232 | Kosher: From Meal Plan to Ministry

July 5, 2012
Thursday, 7:00 p.m.
Letter #232: Kosher: From Meal Plan to Ministry


Dear Family,

Happy Birthday, USA! (I choose to not say “Happy Independence Day” for what should be obvious reasons.)

The troubling thing about nations and birthdays is this: Who blows out the candles on the cake? In prison, it is further complicated: What cake?!?

Then, there’s the whole issue with birthday gifts. I believe President Kennedy addressed this with his famous phrase: “Ask not.”

Since the view out my 5″ wide window is of the prison, I figured I wouldn’t see fireworks this year. I rarely watch TV other than religious programming or business shows (Shark Tank, Undercover Boss), and I’d watched no TV in the past two months, so I figured a night of “fireworks spectaculars” would be nice. Except all the channels went out, so I pretended the static was lots and lots of dazzling awesomeness. A snowstorm cut the finale kinda short.

Nearly a year ago, I approached the head chaplain and asked if I could be placed on the kosher diet, which only the Jewish inmates were receiving. The reason was that the kosher meals came with lots of fresh fruit (usually at least one orange per day) and vegetables (nearly half a cabbage, a carrot, and a bell pepper each day, often with celery). Besides that, every two to three days, it came with a whole onion as well.

Now, back in California, I would get an apple every day plus some other fruit for breakfast. Here, the normal five-week menu rotation includes fresh fruit twice. I knew that I didn’t want to be another prison statistic due to the lack of adequate medical, dental, and nutritional options. So, for the sake of my health, I asked.

The chaplain told me I was welcome to fill out the application he helpfully gave me but that he would simply deny my request. Wow. I may look dumb, but I knew better than to apply at that point.

Instead, I tried to figure out how I could get approved without giving up Jesus as my Messiah, since He’s worth dying for and kosher meals are not. I wrote to my childhood Jewish friend who now lives in Israel. (Yes, she is already on the kosher diet.) I figured that she could find a rabbi willing to “sponsor” me and tell the prison chaplain to put me on the kosher diet.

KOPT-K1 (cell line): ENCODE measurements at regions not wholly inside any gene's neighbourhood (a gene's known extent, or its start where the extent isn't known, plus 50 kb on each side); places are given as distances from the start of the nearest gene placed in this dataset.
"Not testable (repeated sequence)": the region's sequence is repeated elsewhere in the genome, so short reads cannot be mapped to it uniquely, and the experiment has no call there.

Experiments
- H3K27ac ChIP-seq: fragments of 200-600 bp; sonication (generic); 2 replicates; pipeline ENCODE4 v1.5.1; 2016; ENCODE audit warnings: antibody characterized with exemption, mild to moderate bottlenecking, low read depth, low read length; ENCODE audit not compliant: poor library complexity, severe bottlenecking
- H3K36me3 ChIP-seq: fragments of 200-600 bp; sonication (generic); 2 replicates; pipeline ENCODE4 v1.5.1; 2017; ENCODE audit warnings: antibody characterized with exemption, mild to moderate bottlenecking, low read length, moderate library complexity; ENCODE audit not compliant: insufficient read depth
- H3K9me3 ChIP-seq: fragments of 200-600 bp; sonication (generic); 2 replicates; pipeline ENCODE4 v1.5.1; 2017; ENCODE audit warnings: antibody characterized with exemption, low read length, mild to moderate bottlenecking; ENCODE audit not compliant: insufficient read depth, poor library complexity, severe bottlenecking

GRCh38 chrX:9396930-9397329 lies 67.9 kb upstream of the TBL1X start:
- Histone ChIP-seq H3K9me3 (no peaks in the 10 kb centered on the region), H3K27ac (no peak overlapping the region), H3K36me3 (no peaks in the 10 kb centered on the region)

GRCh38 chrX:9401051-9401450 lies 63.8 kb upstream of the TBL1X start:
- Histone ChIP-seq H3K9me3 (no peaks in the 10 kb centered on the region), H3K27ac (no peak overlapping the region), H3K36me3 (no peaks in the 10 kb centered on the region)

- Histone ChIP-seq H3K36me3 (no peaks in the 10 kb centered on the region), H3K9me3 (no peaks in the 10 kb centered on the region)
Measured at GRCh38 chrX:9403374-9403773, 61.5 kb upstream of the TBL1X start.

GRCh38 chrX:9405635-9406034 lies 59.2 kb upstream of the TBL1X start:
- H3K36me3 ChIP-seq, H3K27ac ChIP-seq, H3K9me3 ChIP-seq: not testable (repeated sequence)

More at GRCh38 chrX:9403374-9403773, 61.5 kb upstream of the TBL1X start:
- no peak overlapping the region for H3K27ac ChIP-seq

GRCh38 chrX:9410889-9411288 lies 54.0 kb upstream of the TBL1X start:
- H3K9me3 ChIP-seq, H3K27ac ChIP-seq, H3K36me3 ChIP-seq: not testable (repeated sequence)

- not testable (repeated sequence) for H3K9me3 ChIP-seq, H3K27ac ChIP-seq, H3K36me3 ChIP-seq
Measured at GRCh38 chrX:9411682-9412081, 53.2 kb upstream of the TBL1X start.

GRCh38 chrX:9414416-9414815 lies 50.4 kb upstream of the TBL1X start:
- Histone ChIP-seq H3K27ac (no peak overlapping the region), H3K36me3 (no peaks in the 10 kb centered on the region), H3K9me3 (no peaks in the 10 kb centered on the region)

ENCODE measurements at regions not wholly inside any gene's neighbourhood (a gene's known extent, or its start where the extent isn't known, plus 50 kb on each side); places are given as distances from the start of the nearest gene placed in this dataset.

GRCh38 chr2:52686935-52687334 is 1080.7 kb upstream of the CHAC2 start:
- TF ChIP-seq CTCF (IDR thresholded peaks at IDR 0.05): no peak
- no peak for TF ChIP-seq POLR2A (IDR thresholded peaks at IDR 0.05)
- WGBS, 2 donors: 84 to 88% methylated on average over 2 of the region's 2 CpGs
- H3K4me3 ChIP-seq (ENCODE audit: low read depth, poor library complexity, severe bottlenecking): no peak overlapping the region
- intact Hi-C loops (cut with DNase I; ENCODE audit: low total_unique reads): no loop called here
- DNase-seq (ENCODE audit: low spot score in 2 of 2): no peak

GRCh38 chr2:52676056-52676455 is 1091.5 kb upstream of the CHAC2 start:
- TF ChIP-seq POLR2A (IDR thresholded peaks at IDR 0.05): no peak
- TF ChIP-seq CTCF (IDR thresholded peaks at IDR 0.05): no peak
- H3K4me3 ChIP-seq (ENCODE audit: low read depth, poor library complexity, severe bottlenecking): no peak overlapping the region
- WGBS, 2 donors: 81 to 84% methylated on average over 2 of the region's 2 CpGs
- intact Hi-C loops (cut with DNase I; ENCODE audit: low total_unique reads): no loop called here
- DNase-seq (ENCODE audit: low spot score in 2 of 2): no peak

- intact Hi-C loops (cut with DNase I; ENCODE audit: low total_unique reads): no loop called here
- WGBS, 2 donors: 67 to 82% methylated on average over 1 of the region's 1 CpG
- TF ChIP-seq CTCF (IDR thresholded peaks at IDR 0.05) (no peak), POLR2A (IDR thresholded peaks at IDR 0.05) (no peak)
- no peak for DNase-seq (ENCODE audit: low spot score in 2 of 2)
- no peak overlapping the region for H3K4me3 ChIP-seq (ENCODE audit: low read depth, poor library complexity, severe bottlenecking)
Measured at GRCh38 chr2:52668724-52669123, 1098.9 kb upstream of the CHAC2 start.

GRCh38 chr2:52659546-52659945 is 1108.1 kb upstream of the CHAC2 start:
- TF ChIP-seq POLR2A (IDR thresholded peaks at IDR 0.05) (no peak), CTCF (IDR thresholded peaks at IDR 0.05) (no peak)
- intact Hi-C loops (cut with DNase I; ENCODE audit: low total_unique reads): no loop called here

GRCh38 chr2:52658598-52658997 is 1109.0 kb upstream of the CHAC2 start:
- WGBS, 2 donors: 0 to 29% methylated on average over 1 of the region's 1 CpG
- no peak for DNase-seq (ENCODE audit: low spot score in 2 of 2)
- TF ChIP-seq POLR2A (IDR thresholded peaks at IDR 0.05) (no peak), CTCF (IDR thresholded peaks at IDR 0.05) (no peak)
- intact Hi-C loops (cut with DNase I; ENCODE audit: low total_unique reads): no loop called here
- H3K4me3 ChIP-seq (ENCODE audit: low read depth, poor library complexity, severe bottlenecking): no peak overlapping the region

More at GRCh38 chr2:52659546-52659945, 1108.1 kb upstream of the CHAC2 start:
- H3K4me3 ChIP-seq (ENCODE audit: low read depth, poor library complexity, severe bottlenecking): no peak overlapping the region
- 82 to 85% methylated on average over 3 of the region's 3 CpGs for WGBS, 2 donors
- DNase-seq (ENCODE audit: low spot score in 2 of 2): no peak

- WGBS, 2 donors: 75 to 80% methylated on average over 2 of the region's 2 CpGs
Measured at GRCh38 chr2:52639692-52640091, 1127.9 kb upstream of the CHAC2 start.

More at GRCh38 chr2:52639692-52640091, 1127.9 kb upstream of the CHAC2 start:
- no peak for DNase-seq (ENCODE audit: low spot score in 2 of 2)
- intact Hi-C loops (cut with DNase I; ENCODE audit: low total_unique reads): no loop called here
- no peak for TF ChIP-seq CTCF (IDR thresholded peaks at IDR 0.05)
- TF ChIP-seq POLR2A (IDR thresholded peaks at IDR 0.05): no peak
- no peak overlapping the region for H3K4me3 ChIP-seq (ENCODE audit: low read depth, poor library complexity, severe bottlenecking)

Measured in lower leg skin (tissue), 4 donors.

She was willing to help, but I decided to not create waves here and dropped the request. I didn’t want to be the only non-Jew on the meal plan, possibly confusing the vast amount of “weaker brothers” we have here. They play their I Corinthians 8:9 Weaker Brother Card at any small thing (“But you must be careful that your freedom does not cause others with a weaker conscience to stumble”).

Meanwhile, unbeknownst to me, the Messianic Jews (those who have found Jesus to fulfill all the prophecies concerning the Messiah) filed a lawsuit to be included on the kosher diet plan. It was won and granted to them this January.

As soon as I found out, I applied for the diet myself. Because I had celebrated the Passover Seder meal a few times before entering prison and I could articulate (in a two-page essay) why I believe Jesus would still celebrate the feasts today, and because of God’s incredible favor, I was approved for the kosher diet.

Prepared in a section of the prison kitchen designated for the kosher meals, the diet is an incredible, all-vegetarian, delicious blessing. The difference in meal quality is unbelievable.

And the main chaplain? Seeing me at the graduation with my choir, he grilled me on my choice to go kosher, since he’s inundated with phony requests. I humbly asserted my intentions and my family history and my beliefs, but what he is most excited about is that I can provide leadership and tactfulness within the currently antagonistic Messianic group. Praise God!

Thank you for your prayers.